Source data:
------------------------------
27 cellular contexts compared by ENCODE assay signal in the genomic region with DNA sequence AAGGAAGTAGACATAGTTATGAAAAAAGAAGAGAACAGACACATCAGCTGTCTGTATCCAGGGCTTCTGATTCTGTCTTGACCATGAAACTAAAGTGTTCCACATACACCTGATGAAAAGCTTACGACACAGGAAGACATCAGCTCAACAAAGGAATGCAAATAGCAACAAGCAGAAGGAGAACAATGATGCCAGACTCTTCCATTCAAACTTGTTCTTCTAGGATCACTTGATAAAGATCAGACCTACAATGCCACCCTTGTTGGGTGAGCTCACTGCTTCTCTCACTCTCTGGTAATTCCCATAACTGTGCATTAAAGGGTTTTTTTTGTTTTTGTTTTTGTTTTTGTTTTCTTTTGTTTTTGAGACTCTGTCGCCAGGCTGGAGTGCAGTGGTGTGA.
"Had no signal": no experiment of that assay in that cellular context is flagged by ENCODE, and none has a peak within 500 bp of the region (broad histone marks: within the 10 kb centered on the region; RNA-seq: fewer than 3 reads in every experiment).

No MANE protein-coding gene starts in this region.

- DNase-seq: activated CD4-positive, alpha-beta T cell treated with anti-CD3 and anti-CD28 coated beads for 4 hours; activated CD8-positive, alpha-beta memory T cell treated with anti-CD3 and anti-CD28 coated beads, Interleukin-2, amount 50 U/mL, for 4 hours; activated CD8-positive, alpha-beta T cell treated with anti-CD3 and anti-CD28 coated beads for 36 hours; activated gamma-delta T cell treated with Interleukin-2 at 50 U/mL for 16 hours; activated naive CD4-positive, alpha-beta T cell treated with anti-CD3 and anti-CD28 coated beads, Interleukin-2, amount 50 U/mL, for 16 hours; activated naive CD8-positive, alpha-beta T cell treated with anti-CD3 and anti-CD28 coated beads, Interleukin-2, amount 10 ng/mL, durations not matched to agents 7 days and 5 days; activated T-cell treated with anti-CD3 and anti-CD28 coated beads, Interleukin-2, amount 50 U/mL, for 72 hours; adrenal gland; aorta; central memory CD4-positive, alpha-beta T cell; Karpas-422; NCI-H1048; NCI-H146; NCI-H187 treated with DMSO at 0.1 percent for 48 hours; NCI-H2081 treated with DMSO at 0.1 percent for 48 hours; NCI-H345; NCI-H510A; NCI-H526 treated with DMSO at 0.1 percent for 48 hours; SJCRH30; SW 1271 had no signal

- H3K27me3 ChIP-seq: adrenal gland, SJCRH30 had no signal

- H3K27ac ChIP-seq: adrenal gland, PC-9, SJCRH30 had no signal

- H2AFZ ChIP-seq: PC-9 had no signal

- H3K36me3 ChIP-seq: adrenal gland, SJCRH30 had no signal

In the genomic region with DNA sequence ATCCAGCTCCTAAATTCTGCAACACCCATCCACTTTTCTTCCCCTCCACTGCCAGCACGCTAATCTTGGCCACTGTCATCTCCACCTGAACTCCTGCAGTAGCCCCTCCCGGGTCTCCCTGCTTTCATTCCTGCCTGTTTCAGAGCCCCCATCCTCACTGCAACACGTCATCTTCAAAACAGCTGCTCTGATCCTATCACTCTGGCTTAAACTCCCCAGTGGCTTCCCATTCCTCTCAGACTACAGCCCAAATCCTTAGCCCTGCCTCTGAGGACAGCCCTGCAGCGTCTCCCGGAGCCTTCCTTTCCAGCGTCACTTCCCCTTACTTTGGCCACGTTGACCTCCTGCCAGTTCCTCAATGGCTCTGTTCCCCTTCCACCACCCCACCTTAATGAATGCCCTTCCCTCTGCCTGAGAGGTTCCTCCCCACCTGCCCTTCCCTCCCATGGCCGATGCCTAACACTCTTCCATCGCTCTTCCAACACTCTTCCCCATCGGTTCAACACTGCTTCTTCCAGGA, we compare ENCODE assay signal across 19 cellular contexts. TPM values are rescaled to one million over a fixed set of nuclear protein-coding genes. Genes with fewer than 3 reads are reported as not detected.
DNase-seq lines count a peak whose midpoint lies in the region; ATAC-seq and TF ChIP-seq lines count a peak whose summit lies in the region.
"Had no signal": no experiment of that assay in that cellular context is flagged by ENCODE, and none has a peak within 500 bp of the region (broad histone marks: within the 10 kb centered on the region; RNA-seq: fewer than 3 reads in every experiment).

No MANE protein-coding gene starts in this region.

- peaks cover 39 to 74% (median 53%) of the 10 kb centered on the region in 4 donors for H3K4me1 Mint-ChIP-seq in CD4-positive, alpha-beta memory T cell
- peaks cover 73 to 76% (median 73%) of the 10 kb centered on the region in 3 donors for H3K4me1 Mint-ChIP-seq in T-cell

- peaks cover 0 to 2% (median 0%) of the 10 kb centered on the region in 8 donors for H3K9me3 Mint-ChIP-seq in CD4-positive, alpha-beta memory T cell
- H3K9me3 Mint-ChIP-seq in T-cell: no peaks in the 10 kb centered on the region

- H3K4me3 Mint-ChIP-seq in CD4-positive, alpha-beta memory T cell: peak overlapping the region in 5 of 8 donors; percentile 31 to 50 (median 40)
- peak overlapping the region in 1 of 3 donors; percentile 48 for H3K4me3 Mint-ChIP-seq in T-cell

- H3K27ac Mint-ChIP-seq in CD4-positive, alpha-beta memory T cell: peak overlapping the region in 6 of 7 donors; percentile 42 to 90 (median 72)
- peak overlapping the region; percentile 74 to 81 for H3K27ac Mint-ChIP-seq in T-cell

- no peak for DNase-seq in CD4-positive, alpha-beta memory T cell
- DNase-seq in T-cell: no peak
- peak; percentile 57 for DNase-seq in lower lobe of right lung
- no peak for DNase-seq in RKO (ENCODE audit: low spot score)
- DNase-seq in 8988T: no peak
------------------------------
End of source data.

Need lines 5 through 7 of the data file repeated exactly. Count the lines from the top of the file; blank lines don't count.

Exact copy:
- H3K27me3 ChIP-seq: adrenal gland, SJCRH30 had no signal

- H3K27ac ChIP-seq: adrenal gland, PC-9, SJCRH30 had no signal

- H2AFZ ChIP-seq: PC-9 had no signal